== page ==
Attorney General James and State Police Acting Superintendent Bruen Announce Felony Conviction in Million-Dollar Construction Fraud Scheme

Owner of Upstate Construction Companies Convicted of Multi-Year Money Laundering Scheme That Defrauded Homebuyers Out of More Than $1 Million

NEW YORK – New York Attorney General Letitia James and New York State Police Acting Superintendent Kevin P. Bruen today announced the felony conviction of Shawn M. VanVeghten (39, of Saratoga Springs) for defrauding homebuyers, business owners, a financial lender, and the beneficiary of a special needs trust, between 2016 and 2020, out of more than $1 million to finance his own personal and business expenses. VanVeghten’s fraud not only left his victims in financial distress, but left many homebuyers across upstate New York without the ability to get into their homes when promised, if ever at all. Today, before the Honorable James A. Murphy, III in Saratoga County Court, VanVeghten entered a plea of guilty to Money Laundering in the Second Degree, a class C felony, and Scheme to Defraud in the First Degree, a class E felony. VanVeghten faces up to 3 to 9 years in state prison. 

“Shawn VanVeghten stole and defrauded more than a million dollars from New Yorkers and left homebuyers, workers, and other victims in the lurch,” said Attorney General James. “For years, his victims scraped and saved to afford their dream homes, but VanVeghten’s crimes left them locked out. This conviction should send a clear message that my office will not hesitate to fight for New Yorkers as we protect their wallets at every turn. Those who attempt to steal and profit off the backs of New Yorkers will be held accountable. I thank the New York State Police for its continued partnership in bringing accountability and justice to such duplicitous schemes.”

“Shawn VanVeghten defrauded homebuyers and other businesses in an illegal scheme that netted him hundreds of thousands of dollars in stolen funds, which he then used for his own benefit,” said Acting Superintendent Bruen. “We will not tolerate this type of reprehensible behavior, and I commend the outstanding work of our members and our partners in the Attorney General’s Office for obtaining a measure of justice for the victims.”

Today’s conviction was the result of a joint investigation between the Office of the Attorney General’s (OAG) and the New York State Police’s (NYSP) Financial Crimes Unit, with assistance from the Saratoga County Sheriff’s Department and both the Saratoga County and Warren County District Attorneys’ Offices. The joint investigation revealed that VanVeghten engaged in a money laundering scheme aimed at promoting his businesses at the expense of homebuyers, business owners, a financial lender, and the beneficiary of a special needs trust. According to the OAG’s felony complaint, VanVeghten laundered over $1 million through two construction companies he owned or operated — VanVeghten Construction, LLC and Union Modular Homes, LLC — both based in Wilton, New York.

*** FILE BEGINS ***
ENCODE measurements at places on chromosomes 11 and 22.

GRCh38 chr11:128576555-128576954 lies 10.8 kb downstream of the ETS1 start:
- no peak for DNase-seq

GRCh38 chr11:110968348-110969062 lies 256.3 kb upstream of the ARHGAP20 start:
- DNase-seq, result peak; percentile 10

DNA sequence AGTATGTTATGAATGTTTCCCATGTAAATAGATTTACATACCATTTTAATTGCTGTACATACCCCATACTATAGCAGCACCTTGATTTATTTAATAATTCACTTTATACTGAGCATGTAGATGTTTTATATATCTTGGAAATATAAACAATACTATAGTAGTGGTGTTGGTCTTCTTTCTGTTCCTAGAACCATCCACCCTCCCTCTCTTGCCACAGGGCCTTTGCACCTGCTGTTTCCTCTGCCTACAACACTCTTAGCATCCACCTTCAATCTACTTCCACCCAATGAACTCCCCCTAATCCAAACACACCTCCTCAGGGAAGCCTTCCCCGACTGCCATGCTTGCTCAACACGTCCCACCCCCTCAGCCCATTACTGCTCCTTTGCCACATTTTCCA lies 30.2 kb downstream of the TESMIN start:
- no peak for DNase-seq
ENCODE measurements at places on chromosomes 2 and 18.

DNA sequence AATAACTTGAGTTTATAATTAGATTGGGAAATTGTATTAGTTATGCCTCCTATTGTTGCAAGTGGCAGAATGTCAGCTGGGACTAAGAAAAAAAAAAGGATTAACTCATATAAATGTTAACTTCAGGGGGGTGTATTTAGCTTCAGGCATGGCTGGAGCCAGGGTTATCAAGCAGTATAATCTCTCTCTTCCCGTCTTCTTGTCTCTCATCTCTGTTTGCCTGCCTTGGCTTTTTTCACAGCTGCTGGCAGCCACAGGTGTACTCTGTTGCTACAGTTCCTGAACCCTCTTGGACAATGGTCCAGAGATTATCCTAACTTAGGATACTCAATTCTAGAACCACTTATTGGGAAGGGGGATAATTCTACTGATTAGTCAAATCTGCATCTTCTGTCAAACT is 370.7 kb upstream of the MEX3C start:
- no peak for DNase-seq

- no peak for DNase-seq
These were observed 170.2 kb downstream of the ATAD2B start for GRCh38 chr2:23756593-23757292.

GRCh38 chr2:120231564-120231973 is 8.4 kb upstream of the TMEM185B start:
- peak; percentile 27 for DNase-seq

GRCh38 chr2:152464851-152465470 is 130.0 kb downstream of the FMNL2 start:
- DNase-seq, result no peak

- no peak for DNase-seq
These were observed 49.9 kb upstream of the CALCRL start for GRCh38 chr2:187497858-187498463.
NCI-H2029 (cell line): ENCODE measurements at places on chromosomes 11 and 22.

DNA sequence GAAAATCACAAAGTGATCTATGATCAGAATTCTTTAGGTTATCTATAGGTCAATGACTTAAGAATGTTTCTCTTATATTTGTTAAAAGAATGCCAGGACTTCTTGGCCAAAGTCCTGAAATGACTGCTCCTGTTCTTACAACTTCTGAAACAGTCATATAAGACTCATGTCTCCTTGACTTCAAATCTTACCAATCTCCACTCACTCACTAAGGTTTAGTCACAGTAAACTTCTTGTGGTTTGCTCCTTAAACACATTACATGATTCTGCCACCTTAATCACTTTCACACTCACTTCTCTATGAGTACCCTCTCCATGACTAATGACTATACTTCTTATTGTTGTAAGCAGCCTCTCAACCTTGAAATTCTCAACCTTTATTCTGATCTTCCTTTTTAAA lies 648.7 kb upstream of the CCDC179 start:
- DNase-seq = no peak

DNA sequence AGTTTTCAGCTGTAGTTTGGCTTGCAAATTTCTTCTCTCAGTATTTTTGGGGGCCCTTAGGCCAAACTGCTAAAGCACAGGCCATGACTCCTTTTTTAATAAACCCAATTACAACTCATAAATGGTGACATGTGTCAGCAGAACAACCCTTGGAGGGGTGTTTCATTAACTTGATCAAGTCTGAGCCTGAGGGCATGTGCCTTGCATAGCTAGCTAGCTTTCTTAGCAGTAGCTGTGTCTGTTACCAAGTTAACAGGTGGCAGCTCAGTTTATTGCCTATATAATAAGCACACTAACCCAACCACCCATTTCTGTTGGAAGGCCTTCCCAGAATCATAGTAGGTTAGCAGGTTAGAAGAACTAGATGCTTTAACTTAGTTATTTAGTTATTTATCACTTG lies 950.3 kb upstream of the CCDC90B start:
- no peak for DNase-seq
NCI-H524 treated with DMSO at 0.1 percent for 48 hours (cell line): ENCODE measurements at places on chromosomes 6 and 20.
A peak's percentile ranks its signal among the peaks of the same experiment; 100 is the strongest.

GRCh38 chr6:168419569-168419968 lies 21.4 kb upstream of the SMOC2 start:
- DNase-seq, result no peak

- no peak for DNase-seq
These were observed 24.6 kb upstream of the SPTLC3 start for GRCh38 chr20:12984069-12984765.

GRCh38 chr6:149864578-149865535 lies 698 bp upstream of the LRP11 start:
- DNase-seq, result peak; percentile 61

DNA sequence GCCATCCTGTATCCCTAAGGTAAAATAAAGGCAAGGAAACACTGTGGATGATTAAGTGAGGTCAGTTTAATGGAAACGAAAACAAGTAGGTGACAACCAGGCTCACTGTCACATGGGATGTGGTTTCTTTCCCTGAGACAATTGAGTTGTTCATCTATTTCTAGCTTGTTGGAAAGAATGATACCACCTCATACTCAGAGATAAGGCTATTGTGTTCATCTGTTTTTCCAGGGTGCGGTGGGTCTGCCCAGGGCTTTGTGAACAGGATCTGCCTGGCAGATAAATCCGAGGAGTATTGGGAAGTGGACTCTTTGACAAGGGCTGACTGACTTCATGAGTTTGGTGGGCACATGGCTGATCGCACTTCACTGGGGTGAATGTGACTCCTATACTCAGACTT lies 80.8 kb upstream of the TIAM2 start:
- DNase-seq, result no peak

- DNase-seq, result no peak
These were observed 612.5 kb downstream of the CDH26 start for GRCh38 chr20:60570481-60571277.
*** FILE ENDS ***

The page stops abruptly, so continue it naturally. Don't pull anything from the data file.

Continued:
VanVeghten was arraigned in Wilton Town Court in September 2020 on a series of felony and misdemeanor complaints before the Honorable Matthew Coseo. Subsequently, on December 8, 2020, VanVeghten was arraigned on the charges of Money Laundering and Scheme to Defraud, covering the time period from July 2016 through May 2020, also before the Honorable Coseo in Wilton Town Court.

As part of his guilty plea today, VanVeghten admitted that, from at least July 2016 to May 2020, he engaged in a scheme to defraud homebuyers and others and laundered monies embezzled from these victims. During this time period, VanVeghten received monies from homebuyers that were intended to build their dream homes, as well as from a lender in connection with other property development projects.

However, instead of using these funds for designated projects, VanVeghten diverted the monies for personal use, as well as to pay off business expenses. VanVeghten also engaged subcontractors and suppliers for labor and materials for various construction projects, while failing to pay them. Additionally, over a three-year period, VanVeghten misappropriated almost $200,000 from a special needs trust established for the benefit of a disabled family member. VanVeghten used these stolen monies to replenish more than $1 million in funds that he had previously misappropriated from homebuyers in order to satisfy his outstanding business debts, to repay loans, and to pay his own personal expenses. In total, VanVeghen diverted over $400,000 for his own personal use, including to purchase and renovate an investment property in Schenectady County, pay for office space in the Town of Wilton, pay down his personal mortgage, and cover various other personal expenses including dining, entertainment, and clothing.